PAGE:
Tag Archives: Quandamooka traditional firemaking

Matthew Burns, Quandamooka Traditional Owner, Talks About Culture, History and Quandamooka Way of Life on Minjerribah



Using the objects and artefacts he’d brought with him, Matt Burns, Traditional Owner, spoke to us at length about Quandamooka culture on the island. The Quandamooka presence on Stradbroke Island has been carbon-dated to have begun over twenty thousand years ago.



The mix on Matt’s table is so great – everything from a shield, a coolamon, a nulla nulla, boomerangs, grass skirt, dugong tusks (and a miniature Torres Strait Island drum carved from a dugong tusk with a snakeskin top), dugong oil, fishing gear, and fire making gear.



Every year at Lines, he brings new ideas, information and objects to talk about. Basically, he says, his job is to educate white people about his heritage.

He described the scarification practices of the Quandamooka – with men having nineteen scars across their chest to mark them and 2 ‘wings’ – scarification lines – on their back and 2 lines on their legs, under their knees – if they were fully-initiated warriors. “This was attractive to the women.”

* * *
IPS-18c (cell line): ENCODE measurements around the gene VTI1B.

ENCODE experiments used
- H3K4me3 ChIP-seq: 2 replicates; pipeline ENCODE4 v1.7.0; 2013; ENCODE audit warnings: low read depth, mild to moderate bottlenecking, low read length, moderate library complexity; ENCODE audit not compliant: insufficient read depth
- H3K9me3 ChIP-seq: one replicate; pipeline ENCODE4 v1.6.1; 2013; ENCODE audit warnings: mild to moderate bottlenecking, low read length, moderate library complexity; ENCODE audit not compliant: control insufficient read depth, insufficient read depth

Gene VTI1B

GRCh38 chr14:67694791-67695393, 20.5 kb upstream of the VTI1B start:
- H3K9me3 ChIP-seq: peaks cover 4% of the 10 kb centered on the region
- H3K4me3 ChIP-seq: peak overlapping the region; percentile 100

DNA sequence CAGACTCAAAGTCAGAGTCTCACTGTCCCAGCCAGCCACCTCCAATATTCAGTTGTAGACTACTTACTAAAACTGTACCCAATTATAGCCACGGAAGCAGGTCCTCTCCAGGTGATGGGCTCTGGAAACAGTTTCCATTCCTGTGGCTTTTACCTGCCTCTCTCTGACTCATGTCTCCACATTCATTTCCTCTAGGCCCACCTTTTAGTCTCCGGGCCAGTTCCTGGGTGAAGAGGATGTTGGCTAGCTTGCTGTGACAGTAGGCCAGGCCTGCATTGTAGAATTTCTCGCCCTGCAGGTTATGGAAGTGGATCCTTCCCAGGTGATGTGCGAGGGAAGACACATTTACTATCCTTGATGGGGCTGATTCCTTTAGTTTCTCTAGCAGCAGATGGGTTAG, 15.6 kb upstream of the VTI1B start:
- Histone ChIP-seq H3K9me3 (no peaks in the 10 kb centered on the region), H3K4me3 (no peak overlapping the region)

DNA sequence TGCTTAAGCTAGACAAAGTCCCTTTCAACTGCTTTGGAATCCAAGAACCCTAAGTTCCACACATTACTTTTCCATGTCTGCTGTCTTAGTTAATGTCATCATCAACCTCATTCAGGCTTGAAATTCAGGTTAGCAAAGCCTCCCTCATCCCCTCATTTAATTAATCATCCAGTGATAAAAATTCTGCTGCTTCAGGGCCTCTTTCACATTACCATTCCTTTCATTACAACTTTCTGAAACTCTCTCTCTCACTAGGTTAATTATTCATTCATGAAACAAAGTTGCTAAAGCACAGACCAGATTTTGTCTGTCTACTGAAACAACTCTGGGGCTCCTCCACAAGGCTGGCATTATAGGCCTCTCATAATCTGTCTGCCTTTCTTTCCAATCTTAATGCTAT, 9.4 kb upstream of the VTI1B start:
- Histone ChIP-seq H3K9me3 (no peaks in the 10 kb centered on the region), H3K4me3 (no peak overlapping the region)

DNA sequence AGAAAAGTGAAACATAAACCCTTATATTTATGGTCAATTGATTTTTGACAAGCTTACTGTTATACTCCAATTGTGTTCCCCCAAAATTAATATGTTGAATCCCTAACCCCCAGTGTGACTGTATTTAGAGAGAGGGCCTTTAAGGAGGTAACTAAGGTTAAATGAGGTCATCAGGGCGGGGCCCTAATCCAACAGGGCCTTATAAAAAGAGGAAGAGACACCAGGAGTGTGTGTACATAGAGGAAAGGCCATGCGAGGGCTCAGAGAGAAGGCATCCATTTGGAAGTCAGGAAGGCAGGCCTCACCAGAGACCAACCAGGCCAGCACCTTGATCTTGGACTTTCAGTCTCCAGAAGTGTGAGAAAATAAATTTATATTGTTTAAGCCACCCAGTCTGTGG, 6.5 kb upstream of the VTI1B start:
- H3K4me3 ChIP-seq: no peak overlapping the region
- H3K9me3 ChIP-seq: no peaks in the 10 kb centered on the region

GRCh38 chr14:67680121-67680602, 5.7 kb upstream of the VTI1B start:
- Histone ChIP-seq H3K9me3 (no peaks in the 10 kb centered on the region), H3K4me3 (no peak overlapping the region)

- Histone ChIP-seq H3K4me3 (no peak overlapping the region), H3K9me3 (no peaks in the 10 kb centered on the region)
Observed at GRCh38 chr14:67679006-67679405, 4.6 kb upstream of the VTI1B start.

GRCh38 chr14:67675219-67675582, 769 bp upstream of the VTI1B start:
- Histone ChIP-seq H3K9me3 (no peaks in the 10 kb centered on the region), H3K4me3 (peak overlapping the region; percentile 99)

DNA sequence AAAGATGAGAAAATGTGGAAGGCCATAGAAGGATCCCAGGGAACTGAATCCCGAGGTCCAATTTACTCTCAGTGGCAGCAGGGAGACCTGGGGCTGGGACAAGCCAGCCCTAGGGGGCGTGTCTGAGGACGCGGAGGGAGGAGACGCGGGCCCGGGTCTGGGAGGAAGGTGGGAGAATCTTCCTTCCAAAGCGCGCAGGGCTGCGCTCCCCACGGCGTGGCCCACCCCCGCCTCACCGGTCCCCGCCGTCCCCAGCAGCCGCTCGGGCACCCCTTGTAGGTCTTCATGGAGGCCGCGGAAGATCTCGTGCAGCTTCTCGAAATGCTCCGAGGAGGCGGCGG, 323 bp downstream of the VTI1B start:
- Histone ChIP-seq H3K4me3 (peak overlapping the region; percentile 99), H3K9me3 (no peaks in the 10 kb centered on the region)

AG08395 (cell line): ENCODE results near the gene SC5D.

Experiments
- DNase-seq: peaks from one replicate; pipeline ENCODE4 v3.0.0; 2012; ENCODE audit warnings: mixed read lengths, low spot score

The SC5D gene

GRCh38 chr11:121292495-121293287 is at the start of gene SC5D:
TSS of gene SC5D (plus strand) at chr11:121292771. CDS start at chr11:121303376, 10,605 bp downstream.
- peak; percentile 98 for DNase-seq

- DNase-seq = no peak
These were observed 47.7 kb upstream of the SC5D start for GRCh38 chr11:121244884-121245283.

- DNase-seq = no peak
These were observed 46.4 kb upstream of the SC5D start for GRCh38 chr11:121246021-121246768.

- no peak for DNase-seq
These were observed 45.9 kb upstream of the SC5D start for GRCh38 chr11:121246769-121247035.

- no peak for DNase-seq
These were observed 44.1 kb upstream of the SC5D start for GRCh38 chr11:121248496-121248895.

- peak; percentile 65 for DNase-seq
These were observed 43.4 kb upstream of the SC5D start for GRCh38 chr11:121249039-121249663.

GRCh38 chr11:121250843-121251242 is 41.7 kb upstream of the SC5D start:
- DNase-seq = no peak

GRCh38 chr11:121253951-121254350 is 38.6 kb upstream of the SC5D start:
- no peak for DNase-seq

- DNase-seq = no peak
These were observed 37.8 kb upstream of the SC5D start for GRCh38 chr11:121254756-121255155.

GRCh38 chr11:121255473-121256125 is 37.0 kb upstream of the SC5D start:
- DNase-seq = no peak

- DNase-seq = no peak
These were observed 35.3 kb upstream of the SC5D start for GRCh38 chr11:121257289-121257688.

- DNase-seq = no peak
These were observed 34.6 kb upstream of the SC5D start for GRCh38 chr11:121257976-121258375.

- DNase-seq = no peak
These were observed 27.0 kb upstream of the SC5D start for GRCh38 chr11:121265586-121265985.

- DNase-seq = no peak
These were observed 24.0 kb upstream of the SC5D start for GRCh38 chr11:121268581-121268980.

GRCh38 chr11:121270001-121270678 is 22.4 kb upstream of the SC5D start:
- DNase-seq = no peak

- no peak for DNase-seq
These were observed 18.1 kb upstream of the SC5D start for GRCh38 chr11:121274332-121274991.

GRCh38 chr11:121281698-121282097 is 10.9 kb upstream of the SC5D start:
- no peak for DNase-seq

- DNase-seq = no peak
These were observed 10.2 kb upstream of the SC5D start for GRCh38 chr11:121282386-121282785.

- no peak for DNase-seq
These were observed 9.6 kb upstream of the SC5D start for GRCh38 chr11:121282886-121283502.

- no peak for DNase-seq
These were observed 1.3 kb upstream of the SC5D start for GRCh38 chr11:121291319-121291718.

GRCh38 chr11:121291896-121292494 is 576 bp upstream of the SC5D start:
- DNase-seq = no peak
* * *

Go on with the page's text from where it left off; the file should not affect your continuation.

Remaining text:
Grass skirts were worn by both women and men. The dugong tusks were used for trade. The miniature Torres Strait Island drum is carved from dugong tusk into the shape of the traditional Torres Strait Island drum, and would function as an amulet or perhaps a toy.



Matt plays the didgeridoo, which hails from Arnhem Land in the Northern Territory, not Queensland. White ants hollow out the eucalypt branch and beeswax is applied to the mouth end to form a seal. For readers outside of Australia, the didgeridoo has been adopted here as a national musical instrument, maybe not unlike the guitar in Spain, or the harp in Ireland. The sound of the didge goes right into you with its airy, deep, throaty vibration.



Matt looks on while two strapping lads try their hand at traditional methods of fire making.






Matt steps in.



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And the smoke starts to build.


And build.


A bit of breath to coax the flame.


Swinging the coir to ignite with lots of oxygen.




And there’s the fire.






With lots of follow-up questions afterwards. Matt is really generous with his information and time and the crowd eats it up.